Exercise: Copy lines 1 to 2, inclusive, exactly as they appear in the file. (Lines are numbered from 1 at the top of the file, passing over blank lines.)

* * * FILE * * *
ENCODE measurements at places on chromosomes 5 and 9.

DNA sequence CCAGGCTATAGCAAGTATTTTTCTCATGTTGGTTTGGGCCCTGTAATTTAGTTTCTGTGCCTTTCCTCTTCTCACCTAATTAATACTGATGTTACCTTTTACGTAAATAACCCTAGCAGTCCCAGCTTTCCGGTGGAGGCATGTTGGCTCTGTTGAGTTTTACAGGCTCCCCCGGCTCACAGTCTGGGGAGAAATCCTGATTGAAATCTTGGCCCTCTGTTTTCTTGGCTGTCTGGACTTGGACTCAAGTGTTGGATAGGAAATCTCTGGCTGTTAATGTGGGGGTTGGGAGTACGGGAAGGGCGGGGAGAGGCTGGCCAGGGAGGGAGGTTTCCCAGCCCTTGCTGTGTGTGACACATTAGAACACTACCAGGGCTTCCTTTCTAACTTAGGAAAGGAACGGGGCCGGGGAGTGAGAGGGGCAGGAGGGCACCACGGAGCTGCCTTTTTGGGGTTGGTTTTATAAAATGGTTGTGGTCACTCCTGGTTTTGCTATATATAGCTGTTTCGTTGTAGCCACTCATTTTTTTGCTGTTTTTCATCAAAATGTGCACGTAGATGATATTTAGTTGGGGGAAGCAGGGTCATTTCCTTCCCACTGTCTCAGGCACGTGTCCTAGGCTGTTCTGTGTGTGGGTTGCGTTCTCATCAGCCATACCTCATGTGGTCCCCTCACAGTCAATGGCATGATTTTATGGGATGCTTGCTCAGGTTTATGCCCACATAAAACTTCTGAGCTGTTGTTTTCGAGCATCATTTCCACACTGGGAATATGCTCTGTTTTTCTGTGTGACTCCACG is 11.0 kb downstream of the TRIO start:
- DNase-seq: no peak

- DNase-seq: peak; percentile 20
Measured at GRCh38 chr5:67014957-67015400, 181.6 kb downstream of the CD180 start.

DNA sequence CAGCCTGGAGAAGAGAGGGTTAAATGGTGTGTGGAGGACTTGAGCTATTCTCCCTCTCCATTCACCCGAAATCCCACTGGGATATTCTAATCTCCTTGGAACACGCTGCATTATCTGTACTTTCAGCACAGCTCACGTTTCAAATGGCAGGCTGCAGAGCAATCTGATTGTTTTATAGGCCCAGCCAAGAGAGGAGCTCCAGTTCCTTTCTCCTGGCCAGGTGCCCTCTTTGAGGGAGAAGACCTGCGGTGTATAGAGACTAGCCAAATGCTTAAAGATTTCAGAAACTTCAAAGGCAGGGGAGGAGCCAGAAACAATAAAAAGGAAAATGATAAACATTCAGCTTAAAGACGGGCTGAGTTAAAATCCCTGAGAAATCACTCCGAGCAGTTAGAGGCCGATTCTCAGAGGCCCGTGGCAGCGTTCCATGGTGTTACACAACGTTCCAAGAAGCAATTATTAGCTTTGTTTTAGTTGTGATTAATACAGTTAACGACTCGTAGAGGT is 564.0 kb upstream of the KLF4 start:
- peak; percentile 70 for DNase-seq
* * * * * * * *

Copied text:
ENCODE measurements at places on chromosomes 5 and 9.

DNA sequence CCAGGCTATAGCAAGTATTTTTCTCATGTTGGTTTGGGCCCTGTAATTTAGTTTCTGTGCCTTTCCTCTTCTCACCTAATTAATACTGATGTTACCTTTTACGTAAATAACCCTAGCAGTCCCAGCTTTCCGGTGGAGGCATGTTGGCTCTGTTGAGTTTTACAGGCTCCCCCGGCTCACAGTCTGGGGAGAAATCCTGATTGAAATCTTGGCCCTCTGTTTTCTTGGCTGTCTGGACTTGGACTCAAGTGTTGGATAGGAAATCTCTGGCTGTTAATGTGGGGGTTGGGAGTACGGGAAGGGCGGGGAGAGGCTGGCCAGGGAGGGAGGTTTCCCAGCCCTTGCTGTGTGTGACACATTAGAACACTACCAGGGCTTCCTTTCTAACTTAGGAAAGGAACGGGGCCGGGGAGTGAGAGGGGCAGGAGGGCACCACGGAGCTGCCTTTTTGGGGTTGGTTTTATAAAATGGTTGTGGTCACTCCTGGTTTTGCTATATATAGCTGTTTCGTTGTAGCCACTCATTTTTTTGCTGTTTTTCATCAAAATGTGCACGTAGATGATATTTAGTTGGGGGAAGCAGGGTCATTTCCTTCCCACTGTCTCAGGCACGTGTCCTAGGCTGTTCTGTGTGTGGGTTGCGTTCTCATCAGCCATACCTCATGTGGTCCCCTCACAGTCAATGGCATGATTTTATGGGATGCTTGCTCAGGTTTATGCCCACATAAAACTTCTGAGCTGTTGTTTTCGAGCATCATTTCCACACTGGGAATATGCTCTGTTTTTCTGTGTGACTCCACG is 11.0 kb downstream of the TRIO start: